Author Topic: New request for help, same old story type  (Read 1956 times)

BMEPhDinCO

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New request for help, same old story type
« on: January 14, 2016, 10:48:18 AM »
Alright, I know this has been done before, but please help anyway...

DH and I finally both have (semi) real jobs... base salary right now hit around $93k combine.  But DH may make another $13k over the summer, not sure yet.

We have enough flexibility in the budget to put $11k towards IRA or RothIRA and around $20k into a 401k. My question is how to do it.  We already have rothIRAs (with USAA, target funds), and these have been maxed every year for the last 5 years.  I also have a rollover IRA from an old job that's currently needing help (separate issue).

My question is this: Would a Roth or a regular IRA be better?

MAGI looks like it will be the maximum of $86k.  My thought is that if we do the IRA, we could then let it reduce our taxes and (since I'm rounding numbers a bit high here), we'd be eligible for the lower tax bracket.

But if we do a Roth IRA, we would be in a higher bracket now, but would have no taxes on withdrawal... and we will probably just keep going up in taxes.

Also, there is no match for the 401k (neither of us are on long term contracts, 1 year for me, 2 for him).

So any help here? IRA and get into the 15% tax bracket now? But pay more in taxes later...  Or RothIRA now and be in the 25% tax bracket?  But of course, no taxes later...  Also, our state is flat tax (CO).  Finally, there is a chance that DH might still make a little bit in SE income that could still bump us to the 25% bracket, but only on $1-2k.  There is no investment income or capital dividends or anything in consideration.

tl;dr : Roth or IRA?

GGNoob

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Re: New request for help, same old story type
« Reply #1 on: January 14, 2016, 11:28:48 AM »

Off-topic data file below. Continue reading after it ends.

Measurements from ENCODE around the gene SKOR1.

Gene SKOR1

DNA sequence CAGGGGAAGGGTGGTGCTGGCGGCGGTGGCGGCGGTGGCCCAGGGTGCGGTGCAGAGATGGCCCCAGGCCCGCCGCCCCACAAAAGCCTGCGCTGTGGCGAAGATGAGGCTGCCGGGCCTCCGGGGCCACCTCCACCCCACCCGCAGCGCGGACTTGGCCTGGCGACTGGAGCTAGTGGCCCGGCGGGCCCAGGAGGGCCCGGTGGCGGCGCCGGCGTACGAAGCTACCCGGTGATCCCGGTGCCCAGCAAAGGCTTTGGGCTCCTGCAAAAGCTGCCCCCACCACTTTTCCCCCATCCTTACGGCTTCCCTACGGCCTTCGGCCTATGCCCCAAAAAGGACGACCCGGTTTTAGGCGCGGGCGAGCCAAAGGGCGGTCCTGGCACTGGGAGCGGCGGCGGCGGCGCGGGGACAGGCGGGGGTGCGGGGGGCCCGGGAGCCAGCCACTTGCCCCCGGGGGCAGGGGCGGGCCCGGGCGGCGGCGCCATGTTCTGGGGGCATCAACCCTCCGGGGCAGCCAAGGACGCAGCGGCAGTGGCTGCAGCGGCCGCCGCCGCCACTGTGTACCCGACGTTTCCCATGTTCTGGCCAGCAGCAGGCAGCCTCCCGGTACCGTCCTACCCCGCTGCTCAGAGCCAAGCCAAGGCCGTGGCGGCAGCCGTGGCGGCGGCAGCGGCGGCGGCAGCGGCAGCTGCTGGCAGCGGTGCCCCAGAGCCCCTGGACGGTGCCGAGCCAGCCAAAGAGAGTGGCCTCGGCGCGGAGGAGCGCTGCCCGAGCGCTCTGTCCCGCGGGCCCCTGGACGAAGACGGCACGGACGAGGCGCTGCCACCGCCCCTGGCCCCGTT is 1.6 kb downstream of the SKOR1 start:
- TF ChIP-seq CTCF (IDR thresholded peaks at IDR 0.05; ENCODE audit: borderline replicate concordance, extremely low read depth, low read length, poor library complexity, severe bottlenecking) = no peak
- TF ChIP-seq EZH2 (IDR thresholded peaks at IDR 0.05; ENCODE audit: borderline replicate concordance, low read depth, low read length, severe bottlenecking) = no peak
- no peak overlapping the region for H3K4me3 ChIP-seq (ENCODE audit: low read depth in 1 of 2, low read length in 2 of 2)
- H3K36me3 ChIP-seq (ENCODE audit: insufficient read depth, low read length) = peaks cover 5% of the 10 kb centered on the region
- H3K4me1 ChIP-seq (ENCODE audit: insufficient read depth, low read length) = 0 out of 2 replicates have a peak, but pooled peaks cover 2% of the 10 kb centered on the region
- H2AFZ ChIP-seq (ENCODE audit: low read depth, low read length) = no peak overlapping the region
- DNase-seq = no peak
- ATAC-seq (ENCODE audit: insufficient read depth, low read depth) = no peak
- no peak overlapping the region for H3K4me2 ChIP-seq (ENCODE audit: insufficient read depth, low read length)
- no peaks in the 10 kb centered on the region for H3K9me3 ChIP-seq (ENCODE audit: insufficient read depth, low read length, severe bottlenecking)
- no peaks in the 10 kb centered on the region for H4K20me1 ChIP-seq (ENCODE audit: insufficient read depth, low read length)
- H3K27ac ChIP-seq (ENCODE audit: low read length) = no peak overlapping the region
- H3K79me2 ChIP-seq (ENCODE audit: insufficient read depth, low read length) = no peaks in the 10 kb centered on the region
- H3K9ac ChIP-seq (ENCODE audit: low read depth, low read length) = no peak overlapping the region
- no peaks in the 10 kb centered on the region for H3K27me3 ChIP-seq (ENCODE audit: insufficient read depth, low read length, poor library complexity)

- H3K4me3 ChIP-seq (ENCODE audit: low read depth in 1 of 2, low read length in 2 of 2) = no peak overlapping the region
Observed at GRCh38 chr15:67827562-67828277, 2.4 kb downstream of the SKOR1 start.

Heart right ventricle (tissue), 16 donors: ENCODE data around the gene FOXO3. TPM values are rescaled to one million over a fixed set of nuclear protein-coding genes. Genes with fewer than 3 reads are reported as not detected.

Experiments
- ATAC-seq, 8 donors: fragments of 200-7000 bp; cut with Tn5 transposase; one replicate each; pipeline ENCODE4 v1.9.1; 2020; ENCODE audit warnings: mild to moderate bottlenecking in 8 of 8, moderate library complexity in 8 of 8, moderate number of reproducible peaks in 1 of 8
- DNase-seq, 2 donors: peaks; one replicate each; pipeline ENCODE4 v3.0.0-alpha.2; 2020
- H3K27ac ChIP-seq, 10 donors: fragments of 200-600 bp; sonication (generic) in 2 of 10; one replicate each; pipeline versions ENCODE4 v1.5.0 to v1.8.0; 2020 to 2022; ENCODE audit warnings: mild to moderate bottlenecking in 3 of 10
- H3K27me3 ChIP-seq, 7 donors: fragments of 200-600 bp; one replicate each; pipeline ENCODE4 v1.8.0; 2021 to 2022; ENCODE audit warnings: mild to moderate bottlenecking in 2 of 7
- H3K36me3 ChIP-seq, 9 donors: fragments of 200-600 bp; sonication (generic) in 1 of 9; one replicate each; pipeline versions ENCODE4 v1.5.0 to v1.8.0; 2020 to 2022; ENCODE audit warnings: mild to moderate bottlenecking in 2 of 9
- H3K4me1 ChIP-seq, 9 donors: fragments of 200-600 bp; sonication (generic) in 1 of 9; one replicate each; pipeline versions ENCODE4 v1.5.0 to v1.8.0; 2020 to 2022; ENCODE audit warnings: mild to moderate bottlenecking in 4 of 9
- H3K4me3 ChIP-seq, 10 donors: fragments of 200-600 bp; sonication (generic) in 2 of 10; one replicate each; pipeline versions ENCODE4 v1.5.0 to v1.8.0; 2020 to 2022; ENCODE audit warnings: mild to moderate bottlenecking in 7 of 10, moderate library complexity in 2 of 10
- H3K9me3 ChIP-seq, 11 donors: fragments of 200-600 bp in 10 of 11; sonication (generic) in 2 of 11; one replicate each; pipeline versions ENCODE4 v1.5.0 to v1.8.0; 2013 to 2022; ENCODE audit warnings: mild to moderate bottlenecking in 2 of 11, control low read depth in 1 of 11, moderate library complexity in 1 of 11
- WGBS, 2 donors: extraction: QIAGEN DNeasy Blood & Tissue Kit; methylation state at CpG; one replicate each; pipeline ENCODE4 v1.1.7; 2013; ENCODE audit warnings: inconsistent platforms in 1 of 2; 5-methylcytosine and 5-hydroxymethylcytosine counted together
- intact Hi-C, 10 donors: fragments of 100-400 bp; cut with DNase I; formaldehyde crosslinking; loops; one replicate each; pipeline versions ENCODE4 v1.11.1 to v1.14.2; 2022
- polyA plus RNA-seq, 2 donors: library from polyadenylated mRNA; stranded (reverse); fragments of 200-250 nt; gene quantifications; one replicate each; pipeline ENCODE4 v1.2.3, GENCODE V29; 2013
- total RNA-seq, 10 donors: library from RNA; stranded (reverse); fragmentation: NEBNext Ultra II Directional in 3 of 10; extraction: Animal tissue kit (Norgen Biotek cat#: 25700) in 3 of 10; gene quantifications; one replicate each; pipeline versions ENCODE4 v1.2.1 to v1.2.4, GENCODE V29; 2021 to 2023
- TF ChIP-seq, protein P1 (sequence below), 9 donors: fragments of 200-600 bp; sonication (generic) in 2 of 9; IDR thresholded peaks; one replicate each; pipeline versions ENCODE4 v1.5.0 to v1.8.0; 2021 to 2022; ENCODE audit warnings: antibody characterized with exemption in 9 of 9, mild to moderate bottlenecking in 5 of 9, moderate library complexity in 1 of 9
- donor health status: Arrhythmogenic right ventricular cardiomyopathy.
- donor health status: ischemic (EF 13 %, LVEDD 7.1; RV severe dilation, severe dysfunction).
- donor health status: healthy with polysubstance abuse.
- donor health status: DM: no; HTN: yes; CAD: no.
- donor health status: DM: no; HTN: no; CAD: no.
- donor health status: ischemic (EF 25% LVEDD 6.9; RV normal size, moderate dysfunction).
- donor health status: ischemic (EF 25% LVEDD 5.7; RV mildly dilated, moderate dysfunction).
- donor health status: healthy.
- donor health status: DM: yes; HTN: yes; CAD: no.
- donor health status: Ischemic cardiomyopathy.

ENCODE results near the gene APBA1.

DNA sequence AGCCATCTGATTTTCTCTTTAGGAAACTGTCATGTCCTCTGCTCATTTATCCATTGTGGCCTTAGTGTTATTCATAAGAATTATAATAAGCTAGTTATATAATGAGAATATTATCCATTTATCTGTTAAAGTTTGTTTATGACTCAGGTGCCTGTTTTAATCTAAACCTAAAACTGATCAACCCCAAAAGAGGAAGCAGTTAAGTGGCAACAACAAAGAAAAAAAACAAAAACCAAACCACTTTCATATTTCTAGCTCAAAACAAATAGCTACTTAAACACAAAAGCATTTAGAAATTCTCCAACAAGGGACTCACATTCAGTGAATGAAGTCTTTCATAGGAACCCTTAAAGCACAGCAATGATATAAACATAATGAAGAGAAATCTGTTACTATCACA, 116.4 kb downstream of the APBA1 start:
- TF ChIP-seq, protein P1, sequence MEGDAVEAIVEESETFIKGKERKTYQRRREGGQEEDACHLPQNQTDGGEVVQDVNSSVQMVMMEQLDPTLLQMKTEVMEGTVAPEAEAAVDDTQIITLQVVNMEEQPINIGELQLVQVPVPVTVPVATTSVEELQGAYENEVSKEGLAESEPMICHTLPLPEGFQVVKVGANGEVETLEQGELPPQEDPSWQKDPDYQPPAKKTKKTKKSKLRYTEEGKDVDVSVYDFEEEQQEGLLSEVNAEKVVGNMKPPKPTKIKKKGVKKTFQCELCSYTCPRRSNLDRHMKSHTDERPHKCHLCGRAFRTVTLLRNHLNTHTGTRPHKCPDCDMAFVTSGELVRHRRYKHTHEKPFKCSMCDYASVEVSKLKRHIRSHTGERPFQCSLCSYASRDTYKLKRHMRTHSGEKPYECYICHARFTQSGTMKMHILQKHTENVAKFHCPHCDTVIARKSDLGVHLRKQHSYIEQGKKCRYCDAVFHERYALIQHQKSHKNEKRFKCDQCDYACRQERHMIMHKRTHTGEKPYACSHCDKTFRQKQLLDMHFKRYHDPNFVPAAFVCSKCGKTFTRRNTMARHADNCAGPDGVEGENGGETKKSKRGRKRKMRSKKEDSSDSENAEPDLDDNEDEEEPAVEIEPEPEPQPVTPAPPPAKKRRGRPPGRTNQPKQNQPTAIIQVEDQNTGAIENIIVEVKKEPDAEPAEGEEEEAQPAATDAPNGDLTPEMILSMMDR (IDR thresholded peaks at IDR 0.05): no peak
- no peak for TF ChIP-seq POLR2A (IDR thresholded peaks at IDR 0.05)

Contributions to our 401(k)s and my 457 actually bring my wife and I into the 15% tax bracket. But I still contribute to a tIRA to take the 15% tax reduction because I believe I can do pretty good with keeping our taxes incredibly low in retirement.

Take a look at this article: http://www.gocurrycracker.com/go-curry-cracker-2014-taxes/

Another thing, you may want to consider moving your IRAs to Vanguard. USAA Target Retirement Date Funds have an expense ratio of nearly 1%! Vanguard on the other hand is around 0.17%. This will save you a ton over the long run.

With This Herring

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Re: New request for help, same old story type
« Reply #2 on: January 14, 2016, 11:50:05 AM »
I second GGNoob on both points.  Go traditional IRA, and get out of USAA to go to Vanguard.  If you're mustachian, you are 'staching like crazy and will be able to roll trad -> Roth in retirement at much lower rates (and possibly tax free).

BMEPhDinCO

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Re: New request for help, same old story type
« Reply #3 on: January 14, 2016, 12:15:05 PM »
I'd forgotten about GoCurry, thanks for the reminder, such an awesome way to do it!

And thanks for the push about Vanguard, while I was planning on putting the new IRA with them, I suppose it would be a good time to also move the Roth over there.

Any other thoughts? Otherwise looks like the 403(b) (ie, 401k for academics) plus an IRA with Vanguard will be our answer.

With This Herring

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Re: New request for help, same old story type
« Reply #4 on: January 14, 2016, 02:15:01 PM »
Once you've maxed out your tax-advantaged accounts, don't forget that you can have a normal brokerage account with Vanguard as well for any spare savings.  :)

MDM

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Re: New request for help, same old story type
« Reply #5 on: January 14, 2016, 07:18:41 PM »
tl;dr : Roth or IRA?
Rule of thumb: traditional if current marginal rate is 25% or higher; Roth if 10% or lower; flip a coin in between (or see      
   http://forum.mrmoneymustache.com/investor-alley/deciding-between-roth-and-traditional-ira-based-on-marginal-tax-rate/   
   if you want even more details on that topic).  See also   
   http://forum.mrmoneymustache.com/ask-a-mustachian/case-study-overwhelming-student-loan-debt-how-would-you-get-started/msg868845/#msg868845   
   and other posts in that thread about exceptions to the rule.   

Also try www.i-orp.com which will predict your future tax brackets, given all the inputs and assumptions it uses.